The help-seeking environment is one where the importance of emotional validation is fundamental, and the damage of invalidation can be most pronounced. When somebody is able to come forward and express their concerns in the hope they will be met with support, there are glimmers of self-validation - a realisation that their difficult experiences might well be objectively real. The response from someone with the power to assist has the potential to powerfully affirm this self-validation and work against the shame that often comes hand-in-hand with the very private experience of mental health problems. When this opportunity is missed however, the implication of feeling unheard is often to self-stigmatise further, which can actively reinforce someone's difficulties and have potentially damaging consequences.
When I went to see my GP in university to explain how I wasn't washing, was spending £50 a day on food for binges and was planning to end my life, I was told that bulimia can be seen as an attention-seeking behaviour and that I "looked fine". At the point when I most needed help, not being offered support helped me feel that my eating disorder wasn't really that important, or at least that I didn't need support to get better (- remaining ill was therefore my fault). Just as in the four years before when my BMI was considered too low to be given any psychological therapy for my eating disorder, I was withheld treatment. If my problems weren't important enough to warrant a helping response in these instances, then when were they? The next step for me was non-suicidal self-injury and overdoses, which like my extreme drive for ever-more shocking thinness was partly me asking for somebody - anybody - to have the knowledge and expertise to hold me and help me.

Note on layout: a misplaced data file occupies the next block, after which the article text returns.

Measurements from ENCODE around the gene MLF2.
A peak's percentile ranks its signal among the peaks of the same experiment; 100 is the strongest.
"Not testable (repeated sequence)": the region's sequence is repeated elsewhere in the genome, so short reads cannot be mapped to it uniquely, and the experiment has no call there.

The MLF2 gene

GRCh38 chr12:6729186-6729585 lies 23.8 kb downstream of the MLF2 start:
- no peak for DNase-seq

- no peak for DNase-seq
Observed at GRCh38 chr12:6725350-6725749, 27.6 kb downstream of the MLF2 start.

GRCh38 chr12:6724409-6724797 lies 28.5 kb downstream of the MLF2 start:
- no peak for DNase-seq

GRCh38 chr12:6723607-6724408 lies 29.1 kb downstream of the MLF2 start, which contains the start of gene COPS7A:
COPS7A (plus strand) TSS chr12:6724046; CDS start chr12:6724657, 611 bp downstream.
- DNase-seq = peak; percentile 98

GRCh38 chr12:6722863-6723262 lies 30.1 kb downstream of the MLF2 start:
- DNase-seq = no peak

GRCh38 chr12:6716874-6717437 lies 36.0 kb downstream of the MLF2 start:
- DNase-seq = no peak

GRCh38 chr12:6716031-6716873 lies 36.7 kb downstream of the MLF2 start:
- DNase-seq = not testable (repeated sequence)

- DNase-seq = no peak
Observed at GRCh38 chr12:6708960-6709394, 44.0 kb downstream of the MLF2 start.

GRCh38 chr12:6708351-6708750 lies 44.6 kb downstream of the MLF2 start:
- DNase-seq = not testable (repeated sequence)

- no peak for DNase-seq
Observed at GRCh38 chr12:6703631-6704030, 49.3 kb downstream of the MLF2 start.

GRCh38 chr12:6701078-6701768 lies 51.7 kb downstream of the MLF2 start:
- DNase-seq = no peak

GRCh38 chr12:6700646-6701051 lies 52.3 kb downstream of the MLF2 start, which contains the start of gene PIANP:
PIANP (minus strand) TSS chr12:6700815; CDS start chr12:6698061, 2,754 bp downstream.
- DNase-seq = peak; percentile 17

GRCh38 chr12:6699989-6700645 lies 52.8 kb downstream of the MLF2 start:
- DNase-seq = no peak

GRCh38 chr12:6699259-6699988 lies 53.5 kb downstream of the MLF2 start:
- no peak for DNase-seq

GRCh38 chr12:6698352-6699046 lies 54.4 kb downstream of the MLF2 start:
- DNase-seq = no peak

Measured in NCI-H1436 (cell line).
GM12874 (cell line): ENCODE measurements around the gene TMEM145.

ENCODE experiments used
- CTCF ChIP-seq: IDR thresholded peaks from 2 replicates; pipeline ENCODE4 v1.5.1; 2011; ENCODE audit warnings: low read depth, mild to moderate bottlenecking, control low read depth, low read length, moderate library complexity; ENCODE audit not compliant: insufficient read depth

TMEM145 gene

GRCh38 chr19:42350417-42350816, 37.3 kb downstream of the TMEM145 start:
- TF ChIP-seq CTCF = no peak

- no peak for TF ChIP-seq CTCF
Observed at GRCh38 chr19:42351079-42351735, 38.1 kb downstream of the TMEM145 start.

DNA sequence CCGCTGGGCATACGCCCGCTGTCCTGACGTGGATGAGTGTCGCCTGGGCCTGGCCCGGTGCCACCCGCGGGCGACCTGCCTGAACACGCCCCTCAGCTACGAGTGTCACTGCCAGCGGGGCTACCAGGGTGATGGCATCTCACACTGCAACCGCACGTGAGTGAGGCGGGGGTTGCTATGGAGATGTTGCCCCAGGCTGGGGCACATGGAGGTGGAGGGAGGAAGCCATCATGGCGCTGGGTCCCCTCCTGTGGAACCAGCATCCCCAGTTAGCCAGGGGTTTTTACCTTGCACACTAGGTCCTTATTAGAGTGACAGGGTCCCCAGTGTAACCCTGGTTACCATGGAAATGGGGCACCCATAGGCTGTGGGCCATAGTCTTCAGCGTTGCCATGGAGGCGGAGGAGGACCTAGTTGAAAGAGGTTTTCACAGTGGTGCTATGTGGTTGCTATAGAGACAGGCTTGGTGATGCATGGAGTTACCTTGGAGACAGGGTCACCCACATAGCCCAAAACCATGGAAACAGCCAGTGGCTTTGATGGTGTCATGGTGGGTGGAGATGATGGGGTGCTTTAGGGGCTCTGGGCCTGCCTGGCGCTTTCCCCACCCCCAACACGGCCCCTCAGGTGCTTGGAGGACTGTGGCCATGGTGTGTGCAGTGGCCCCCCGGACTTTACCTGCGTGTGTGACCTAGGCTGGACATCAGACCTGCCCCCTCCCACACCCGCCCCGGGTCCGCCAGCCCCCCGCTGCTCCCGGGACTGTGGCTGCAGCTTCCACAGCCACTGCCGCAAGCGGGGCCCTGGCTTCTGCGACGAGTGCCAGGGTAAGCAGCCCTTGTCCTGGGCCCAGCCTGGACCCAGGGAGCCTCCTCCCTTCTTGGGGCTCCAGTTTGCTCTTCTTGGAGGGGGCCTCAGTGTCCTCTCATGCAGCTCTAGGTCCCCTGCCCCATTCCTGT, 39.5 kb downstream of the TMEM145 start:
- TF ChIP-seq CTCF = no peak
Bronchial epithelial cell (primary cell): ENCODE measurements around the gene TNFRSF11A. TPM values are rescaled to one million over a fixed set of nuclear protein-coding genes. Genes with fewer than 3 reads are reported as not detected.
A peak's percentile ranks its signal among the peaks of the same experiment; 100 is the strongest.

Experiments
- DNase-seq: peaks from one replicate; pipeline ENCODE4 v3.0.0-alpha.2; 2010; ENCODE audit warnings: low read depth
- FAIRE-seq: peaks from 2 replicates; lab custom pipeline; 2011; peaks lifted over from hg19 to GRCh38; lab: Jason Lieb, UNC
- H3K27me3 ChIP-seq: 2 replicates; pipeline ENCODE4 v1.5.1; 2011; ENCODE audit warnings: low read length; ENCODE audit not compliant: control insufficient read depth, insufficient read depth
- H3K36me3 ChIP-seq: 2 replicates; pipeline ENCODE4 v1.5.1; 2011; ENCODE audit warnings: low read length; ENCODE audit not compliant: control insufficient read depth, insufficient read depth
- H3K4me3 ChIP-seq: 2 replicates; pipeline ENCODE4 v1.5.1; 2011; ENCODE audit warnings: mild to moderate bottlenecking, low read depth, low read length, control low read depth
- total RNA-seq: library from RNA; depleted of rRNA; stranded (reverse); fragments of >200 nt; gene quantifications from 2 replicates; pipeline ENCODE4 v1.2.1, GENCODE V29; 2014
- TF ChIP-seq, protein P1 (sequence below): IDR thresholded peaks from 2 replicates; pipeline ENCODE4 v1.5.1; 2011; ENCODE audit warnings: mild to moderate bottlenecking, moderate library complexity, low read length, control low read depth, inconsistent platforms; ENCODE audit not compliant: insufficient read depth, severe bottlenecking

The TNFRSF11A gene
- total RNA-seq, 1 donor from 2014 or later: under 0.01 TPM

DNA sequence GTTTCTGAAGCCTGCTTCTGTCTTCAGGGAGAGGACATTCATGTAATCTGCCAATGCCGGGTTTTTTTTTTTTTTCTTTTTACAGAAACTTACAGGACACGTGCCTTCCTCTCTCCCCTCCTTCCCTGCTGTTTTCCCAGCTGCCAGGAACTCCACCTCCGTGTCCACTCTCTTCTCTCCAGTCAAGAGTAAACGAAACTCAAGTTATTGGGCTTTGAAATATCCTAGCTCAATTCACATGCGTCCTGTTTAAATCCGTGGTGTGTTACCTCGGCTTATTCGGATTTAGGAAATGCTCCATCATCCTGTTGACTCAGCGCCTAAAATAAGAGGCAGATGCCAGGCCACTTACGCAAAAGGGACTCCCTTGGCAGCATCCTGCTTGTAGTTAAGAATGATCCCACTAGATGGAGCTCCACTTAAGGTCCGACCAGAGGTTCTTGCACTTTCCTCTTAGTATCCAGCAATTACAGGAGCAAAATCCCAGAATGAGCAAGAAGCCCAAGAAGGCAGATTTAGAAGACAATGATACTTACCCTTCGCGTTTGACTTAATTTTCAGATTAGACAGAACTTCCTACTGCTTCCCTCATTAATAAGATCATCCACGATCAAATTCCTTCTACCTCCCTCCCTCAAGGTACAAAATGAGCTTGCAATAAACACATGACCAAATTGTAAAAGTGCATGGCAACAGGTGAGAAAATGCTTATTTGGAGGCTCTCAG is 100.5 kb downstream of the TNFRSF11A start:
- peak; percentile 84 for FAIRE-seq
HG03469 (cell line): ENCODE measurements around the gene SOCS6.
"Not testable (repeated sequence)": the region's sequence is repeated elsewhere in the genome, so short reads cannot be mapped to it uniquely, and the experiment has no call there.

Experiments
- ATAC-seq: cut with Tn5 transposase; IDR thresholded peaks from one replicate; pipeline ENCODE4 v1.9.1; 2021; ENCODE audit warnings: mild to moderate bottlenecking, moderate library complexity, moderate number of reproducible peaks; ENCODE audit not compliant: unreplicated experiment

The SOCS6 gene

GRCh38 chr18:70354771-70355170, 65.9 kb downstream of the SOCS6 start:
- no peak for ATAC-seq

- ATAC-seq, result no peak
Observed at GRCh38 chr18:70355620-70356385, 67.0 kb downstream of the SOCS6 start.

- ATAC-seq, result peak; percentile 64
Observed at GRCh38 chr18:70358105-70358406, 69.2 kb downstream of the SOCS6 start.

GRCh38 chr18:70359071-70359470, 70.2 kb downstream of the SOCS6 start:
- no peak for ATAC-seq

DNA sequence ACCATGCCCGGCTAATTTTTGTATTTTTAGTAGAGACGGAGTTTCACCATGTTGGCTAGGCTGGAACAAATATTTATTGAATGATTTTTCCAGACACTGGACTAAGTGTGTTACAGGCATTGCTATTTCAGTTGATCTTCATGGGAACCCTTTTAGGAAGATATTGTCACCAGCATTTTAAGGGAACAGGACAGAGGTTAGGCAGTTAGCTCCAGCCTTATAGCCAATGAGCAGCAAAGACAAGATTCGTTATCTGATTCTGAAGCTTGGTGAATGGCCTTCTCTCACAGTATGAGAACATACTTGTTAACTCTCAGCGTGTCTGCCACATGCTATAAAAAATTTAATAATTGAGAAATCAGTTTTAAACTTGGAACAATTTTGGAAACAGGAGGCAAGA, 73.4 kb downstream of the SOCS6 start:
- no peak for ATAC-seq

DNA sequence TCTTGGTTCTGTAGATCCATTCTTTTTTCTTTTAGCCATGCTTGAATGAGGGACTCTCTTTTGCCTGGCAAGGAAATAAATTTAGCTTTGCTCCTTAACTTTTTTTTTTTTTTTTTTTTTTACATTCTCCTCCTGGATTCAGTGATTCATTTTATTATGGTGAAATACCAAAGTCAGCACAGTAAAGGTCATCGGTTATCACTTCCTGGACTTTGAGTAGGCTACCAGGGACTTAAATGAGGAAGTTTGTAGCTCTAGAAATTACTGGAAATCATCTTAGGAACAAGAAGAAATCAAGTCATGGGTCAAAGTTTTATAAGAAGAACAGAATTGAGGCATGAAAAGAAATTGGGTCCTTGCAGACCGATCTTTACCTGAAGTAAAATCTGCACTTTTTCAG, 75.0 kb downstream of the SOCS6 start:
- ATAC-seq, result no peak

I'd like to put forward the notion that 'bad' help is worse than no help - or more specifically, being actively denied psychological support and not being listened to by professionals is emotionally invalidating - perhaps even more damaging than not seeking help in the first place. Undermining the already-fragile self-conviction that characterises so much of mental illness is ultimately anti-Hippocratic and has been the leitmotif of mine and many others' experience of mental health services at all levels.
Thinking of a solution to these concerns brings us back to how professionals need to treat people as people first. The same comes to therapy and treatment. Whilst research into evidence-best practice is vital in the immensely under-researched sphere of mental health, the biggest source of evidence as to what might work for any one person is the person themselves.
Paying attention only to current evidence, rigid diagnostic categories and doggedly following manualised, generic treatments is less compatible with the nature of personhood than an emphasis on the basic necessity of seeing people as individuals. In fact for individuals to feel seen and understood within the context of a safe and accepting relationship is consistently reported by patients and research literature to be the most valuable element of any form of treatment. As Arthur Miller said, "attention must be paid".
Reductionist attitudes which treat people as objects and their experiences as invalid if they do not meet current scientifically-validated methods of practice need to be abandoned in order to protect vulnerable people from harm that is tantamount to emotional abuse. Whilst measuring compassion, validation and Rogerian core conditions may seem basic and less compatible with the current emphases of scientific research, these are the factors which colour the relationships in which therapeutic change happens, and are some of the most pertinent aspects of what it is to be a person.